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Elucidating the role of the intracellular pH sensing mechanism of TASK-2 K2P channel
1 , 2 , 3 , 3 , * 1
1  Center for Bioinformatics and Molecular Simulations, Universidad de Talca, Chile.
2  Centro de Estudios Científicos, Valdivia, Chile.
3  Escuela de Medicina, Universidad de Talca, Chile.


Two-pore domain potassium (K2P) channels are responsible for maintaining the background conductance essential to the resting membrane potential1. K2P channels assemble as dimers containing two pore-forming domains and four transmembrane segments per subunits. Two fenestrations connect the lipid membrane with the central conduction cavity, which can be open or closed depending of the movements of helix TM42. TALK subfamily of K2P channels is activated by alkaline extracellular pH and is formed by 3 members: TALK-1, TALK-2 and TASK-2. TASK-2 is also gated by intracellular pH (pHi), being closed by intracellular acidification and activated by increasing pHi. The neutralization of lysine positioned at the end of TM4 helix, and probably within the fenestrations, by a mutation to K245A abolishes pHi-gating3. The molecular mechanism by which pHi-sensing K245 exerts its gating role is unknown. A possible mechanism suggest that K245 protonated is able to open the fenestrations and therefore close the channel4. Through computational studies, we modeled the 3D structure of TASK-2 channel in both fenestration states, these models were used as a starting point to perform molecular dynamics simulations. The trajectories analysis reveals a good agreement between the pK1/2 of K245 obtained experimentally and the pKa predicted when the fenestrations are closed. Besides, we proved that Norfluoxetine compound is a potent blocker of TASK-2 channels and its putative binding site is within the fenestrations.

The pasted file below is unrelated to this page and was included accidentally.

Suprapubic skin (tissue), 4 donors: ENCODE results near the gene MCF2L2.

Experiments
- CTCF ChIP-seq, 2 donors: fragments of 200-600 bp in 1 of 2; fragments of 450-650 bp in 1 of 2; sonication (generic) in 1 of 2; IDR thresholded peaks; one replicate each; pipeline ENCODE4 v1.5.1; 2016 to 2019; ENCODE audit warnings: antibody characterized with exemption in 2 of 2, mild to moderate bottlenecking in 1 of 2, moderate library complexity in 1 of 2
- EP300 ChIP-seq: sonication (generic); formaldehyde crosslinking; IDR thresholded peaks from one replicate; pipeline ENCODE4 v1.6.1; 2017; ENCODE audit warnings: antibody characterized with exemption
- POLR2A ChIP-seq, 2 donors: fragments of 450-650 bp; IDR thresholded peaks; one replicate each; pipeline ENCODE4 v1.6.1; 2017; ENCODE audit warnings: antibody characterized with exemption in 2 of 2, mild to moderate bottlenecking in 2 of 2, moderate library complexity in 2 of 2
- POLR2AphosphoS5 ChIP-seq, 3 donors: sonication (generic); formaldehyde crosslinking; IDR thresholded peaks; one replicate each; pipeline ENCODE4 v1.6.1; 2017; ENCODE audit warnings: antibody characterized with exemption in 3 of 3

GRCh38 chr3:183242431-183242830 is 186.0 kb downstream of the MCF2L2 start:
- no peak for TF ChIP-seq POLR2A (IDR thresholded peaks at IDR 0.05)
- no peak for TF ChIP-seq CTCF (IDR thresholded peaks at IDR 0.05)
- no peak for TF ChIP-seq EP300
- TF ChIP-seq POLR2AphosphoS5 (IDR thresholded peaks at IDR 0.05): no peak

Keywords: K2P channels; Molecular Dynamics simulations; homology modelling